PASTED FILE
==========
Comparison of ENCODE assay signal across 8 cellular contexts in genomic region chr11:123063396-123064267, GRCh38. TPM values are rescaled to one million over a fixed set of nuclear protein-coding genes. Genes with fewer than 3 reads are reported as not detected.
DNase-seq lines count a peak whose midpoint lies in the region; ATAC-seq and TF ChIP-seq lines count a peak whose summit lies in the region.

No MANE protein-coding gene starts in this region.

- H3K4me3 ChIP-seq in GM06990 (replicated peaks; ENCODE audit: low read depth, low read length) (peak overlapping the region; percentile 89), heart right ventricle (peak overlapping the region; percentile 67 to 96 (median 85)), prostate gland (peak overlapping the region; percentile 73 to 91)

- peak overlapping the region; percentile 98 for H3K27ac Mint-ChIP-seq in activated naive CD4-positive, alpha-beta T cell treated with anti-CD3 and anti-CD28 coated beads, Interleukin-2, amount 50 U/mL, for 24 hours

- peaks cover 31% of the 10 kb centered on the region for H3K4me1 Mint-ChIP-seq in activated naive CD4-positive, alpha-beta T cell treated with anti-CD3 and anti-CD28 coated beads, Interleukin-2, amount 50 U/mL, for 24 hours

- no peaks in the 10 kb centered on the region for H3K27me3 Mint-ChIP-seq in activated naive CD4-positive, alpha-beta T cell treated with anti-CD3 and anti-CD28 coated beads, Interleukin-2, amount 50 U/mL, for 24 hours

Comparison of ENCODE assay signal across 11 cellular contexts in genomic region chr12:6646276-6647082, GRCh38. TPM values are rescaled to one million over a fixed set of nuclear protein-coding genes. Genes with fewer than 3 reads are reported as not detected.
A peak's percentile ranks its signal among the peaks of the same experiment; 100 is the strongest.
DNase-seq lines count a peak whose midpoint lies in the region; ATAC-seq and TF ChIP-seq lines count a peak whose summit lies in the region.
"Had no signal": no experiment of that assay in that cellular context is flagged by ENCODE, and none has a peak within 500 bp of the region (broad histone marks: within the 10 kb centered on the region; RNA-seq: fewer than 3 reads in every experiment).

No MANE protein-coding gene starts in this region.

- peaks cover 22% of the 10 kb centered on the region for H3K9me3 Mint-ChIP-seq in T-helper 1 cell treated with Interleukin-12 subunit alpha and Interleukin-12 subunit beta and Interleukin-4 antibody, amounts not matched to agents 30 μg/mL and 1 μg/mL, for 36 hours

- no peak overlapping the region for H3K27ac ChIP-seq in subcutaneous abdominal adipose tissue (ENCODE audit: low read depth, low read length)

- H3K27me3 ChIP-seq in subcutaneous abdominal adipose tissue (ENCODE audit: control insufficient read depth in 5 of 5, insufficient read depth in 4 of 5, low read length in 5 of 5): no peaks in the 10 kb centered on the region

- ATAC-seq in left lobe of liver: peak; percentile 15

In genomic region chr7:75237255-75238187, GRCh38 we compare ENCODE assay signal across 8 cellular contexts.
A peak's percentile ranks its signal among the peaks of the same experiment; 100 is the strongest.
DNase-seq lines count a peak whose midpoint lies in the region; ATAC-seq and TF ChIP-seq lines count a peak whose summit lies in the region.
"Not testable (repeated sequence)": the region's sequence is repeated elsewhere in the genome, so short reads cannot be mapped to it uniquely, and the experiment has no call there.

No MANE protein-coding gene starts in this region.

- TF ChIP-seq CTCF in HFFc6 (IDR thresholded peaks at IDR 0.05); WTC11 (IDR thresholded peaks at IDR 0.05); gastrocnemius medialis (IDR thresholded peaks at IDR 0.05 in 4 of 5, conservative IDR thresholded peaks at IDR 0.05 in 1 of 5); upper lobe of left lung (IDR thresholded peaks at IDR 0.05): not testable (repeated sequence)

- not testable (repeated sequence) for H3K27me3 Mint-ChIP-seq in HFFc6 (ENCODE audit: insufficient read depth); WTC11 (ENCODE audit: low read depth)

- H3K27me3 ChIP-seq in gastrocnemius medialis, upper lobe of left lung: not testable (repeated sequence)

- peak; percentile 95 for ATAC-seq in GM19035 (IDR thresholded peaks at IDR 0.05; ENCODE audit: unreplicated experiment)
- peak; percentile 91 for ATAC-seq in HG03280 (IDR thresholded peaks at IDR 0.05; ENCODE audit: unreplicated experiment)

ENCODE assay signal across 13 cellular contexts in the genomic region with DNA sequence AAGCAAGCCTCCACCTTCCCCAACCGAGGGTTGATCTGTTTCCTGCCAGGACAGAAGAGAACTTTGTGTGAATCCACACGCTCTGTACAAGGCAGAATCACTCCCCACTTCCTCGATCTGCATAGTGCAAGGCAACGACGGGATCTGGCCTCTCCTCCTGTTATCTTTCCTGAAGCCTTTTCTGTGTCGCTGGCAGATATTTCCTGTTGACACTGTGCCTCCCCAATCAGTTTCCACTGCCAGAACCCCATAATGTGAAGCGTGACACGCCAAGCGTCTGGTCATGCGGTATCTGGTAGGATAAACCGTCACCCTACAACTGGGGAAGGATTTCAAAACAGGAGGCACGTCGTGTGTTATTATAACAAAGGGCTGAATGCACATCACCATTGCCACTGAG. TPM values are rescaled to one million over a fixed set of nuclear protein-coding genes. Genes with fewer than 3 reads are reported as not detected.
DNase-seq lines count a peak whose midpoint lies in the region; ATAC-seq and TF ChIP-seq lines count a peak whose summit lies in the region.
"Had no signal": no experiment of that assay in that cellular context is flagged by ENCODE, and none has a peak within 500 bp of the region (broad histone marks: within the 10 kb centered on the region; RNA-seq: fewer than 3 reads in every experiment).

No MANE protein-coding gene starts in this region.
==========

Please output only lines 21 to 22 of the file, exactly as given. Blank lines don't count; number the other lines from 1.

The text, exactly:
No MANE protein-coding gene starts in this region.

- TF ChIP-seq CTCF in HFFc6 (IDR thresholded peaks at IDR 0.05); WTC11 (IDR thresholded peaks at IDR 0.05); gastrocnemius medialis (IDR thresholded peaks at IDR 0.05 in 4 of 5, conservative IDR thresholded peaks at IDR 0.05 in 1 of 5); upper lobe of left lung (IDR thresholded peaks at IDR 0.05): not testable (repeated sequence)